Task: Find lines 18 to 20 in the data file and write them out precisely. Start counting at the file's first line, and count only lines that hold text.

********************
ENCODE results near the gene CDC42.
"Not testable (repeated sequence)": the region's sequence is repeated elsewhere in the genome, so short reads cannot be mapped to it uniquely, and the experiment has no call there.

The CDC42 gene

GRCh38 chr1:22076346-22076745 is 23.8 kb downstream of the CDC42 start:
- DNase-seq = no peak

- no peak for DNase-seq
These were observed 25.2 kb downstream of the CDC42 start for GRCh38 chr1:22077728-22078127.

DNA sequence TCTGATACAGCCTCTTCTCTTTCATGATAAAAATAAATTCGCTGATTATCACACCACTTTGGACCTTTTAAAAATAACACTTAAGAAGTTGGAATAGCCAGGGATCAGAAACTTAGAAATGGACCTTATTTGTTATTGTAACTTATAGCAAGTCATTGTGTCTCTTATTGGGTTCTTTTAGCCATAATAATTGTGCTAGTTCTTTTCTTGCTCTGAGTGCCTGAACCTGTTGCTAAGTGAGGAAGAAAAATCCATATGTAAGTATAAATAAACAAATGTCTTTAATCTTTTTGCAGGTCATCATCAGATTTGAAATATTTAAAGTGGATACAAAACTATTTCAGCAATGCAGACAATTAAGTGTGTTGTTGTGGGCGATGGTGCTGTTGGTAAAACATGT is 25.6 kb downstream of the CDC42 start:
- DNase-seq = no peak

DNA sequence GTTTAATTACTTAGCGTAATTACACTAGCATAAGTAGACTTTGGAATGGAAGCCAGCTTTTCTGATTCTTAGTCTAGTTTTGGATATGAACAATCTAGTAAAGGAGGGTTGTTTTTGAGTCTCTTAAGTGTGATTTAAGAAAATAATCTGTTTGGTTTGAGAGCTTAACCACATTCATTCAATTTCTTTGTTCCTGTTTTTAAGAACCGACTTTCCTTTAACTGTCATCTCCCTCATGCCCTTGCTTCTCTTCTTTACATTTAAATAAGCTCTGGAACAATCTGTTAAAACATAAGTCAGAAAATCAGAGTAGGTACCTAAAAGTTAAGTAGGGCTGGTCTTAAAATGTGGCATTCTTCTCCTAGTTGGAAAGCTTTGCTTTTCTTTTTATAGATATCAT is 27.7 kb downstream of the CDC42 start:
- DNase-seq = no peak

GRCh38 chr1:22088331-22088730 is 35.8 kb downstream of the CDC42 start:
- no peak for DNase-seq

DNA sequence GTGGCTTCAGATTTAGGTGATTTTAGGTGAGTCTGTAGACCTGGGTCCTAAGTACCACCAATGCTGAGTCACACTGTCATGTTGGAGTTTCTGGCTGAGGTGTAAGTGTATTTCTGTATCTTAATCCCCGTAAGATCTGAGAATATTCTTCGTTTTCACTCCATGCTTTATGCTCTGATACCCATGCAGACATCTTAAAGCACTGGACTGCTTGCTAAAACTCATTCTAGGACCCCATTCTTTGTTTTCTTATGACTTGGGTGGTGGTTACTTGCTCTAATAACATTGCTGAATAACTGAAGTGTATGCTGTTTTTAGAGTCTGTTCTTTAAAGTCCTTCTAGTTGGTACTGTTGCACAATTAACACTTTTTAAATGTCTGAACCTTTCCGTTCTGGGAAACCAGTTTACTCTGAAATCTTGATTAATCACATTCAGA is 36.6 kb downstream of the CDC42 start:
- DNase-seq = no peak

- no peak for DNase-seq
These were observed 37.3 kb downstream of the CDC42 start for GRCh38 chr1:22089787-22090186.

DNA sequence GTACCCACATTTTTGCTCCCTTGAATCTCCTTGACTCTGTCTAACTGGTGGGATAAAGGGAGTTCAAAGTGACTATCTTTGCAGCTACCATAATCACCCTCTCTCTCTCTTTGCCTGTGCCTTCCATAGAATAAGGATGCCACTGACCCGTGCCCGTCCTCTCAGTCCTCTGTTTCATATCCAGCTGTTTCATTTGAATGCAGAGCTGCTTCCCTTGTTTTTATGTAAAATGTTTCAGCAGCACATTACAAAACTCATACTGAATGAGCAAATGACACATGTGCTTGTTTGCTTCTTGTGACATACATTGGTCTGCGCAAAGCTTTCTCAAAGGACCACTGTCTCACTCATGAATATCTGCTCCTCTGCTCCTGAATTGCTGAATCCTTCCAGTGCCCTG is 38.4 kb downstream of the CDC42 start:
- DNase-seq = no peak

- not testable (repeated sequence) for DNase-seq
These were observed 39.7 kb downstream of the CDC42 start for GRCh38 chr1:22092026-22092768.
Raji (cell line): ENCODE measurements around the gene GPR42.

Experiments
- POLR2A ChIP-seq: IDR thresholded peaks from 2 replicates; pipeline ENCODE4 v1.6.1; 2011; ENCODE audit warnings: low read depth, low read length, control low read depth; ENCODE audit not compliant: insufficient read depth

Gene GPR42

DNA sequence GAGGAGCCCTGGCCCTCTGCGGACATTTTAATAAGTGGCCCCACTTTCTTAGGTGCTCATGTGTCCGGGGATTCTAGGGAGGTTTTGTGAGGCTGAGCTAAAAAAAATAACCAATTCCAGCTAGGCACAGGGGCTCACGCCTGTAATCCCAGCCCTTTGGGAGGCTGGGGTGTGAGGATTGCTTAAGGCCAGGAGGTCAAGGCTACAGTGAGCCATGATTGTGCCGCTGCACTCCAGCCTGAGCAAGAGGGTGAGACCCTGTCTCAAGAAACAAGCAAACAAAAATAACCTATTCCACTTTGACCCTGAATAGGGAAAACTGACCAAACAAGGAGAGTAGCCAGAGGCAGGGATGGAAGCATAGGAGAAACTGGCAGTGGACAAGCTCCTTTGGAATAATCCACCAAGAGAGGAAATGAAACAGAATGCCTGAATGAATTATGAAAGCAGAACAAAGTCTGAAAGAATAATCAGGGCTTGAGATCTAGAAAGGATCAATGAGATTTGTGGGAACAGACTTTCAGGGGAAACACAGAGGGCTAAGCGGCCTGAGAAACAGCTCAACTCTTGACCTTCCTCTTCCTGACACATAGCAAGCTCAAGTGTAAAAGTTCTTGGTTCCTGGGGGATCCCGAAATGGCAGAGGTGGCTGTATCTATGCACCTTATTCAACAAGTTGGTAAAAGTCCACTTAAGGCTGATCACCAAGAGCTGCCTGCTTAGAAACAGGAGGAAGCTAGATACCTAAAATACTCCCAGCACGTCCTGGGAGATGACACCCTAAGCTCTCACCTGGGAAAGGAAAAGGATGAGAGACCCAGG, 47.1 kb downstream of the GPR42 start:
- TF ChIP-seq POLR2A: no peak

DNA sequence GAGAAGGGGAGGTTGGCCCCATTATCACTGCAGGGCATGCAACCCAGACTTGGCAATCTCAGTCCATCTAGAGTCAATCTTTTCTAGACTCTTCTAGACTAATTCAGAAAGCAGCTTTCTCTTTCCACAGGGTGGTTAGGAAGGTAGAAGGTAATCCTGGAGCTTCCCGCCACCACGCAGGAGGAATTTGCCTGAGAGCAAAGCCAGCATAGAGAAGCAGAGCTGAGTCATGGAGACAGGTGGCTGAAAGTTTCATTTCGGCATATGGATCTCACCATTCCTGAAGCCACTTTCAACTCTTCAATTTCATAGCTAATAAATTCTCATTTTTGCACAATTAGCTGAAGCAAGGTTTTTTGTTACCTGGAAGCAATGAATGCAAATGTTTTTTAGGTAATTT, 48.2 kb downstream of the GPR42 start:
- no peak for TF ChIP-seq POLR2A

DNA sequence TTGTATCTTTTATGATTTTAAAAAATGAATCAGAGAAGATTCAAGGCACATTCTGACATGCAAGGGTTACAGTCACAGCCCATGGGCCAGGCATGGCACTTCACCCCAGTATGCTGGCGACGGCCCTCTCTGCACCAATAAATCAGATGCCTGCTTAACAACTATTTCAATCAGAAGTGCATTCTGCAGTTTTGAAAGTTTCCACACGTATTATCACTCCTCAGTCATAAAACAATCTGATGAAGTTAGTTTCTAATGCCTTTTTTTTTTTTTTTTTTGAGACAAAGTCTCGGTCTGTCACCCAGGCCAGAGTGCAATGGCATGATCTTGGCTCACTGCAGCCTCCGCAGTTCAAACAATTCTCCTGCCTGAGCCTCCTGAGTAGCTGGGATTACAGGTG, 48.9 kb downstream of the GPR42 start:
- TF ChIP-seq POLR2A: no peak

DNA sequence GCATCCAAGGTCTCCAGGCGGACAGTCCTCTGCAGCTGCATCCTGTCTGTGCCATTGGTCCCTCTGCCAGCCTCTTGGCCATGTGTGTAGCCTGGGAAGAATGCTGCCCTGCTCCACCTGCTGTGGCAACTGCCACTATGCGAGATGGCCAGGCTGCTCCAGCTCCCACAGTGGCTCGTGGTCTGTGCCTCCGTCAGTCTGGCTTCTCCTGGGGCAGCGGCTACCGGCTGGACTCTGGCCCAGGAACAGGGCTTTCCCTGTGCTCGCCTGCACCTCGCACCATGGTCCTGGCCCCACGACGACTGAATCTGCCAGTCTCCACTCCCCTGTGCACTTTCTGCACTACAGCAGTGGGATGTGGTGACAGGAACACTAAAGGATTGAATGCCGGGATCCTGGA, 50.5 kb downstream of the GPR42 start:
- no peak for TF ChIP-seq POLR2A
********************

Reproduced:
DNA sequence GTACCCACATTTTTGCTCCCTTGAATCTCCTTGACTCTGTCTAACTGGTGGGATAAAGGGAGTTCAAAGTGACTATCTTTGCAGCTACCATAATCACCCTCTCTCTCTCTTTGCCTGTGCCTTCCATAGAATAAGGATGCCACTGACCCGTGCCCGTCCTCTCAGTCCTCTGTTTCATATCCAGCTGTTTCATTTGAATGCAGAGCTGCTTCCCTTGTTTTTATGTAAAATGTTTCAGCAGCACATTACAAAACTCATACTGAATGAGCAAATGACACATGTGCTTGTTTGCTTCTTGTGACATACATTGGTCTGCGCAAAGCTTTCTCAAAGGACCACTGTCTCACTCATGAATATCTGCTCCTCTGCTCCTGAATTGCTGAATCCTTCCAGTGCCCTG is 38.4 kb downstream of the CDC42 start:
- DNase-seq = no peak

- not testable (repeated sequence) for DNase-seq